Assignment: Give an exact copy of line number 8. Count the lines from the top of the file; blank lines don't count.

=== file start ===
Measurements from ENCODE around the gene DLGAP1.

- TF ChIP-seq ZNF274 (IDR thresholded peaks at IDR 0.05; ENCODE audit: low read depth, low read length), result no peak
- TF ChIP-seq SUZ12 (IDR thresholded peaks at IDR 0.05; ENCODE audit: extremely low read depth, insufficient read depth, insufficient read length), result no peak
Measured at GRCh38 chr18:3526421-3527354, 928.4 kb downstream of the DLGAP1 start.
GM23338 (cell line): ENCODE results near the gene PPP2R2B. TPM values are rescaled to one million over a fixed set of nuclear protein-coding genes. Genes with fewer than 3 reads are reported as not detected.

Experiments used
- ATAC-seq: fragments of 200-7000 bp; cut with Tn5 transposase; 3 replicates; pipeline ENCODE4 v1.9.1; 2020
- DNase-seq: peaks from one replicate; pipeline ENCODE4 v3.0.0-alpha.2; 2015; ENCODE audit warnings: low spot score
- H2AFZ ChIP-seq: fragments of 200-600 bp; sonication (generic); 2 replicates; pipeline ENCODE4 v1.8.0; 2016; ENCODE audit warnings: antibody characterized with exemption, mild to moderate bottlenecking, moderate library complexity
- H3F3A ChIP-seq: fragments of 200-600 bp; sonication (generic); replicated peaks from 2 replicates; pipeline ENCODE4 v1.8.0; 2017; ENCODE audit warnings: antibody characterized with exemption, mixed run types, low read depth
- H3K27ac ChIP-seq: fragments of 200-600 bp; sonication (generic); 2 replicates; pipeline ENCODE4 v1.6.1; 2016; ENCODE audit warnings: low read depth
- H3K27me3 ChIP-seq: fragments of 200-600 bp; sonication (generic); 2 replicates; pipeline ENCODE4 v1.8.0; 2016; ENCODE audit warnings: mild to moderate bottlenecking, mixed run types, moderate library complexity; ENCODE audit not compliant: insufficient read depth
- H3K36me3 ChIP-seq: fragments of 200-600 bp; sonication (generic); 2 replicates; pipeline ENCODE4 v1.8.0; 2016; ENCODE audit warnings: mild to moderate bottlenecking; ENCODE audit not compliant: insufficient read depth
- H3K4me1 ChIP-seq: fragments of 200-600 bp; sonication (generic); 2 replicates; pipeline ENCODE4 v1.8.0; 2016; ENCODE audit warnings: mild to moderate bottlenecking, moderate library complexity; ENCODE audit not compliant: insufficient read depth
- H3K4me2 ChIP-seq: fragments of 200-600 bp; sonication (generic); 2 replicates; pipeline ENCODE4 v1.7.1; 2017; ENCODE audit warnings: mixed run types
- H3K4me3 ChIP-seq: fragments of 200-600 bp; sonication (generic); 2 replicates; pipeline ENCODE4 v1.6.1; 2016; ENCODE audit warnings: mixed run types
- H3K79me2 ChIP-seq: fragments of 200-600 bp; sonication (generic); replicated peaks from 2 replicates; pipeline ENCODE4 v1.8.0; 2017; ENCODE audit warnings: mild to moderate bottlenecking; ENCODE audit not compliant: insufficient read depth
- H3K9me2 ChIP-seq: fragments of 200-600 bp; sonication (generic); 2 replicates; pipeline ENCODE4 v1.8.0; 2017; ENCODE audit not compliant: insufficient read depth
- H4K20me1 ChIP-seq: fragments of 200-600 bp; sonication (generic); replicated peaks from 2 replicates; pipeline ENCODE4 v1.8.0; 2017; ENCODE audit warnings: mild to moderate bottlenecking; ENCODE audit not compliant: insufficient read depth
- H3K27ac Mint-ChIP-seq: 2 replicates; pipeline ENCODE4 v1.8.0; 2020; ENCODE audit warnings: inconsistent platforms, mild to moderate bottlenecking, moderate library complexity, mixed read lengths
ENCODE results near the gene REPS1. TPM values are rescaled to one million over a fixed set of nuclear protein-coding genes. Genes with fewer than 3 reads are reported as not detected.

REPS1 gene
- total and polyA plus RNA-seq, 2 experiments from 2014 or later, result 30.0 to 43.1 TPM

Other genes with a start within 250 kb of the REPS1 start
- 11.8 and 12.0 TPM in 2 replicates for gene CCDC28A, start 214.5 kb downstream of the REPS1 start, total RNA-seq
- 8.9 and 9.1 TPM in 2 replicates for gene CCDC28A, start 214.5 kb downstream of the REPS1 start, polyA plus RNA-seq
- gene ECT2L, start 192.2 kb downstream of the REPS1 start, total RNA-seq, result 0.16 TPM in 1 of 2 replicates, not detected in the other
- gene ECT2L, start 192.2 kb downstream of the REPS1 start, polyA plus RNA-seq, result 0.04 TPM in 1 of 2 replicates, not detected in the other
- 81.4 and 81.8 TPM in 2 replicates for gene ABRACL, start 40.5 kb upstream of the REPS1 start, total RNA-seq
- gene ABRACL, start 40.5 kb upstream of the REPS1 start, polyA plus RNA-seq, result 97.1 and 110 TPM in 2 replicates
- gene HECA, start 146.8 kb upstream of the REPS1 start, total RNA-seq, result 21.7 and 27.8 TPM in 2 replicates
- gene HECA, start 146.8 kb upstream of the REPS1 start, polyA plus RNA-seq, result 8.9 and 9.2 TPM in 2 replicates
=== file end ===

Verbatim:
- DNase-seq: peaks from one replicate; pipeline ENCODE4 v3.0.0-alpha.2; 2015; ENCODE audit warnings: low spot score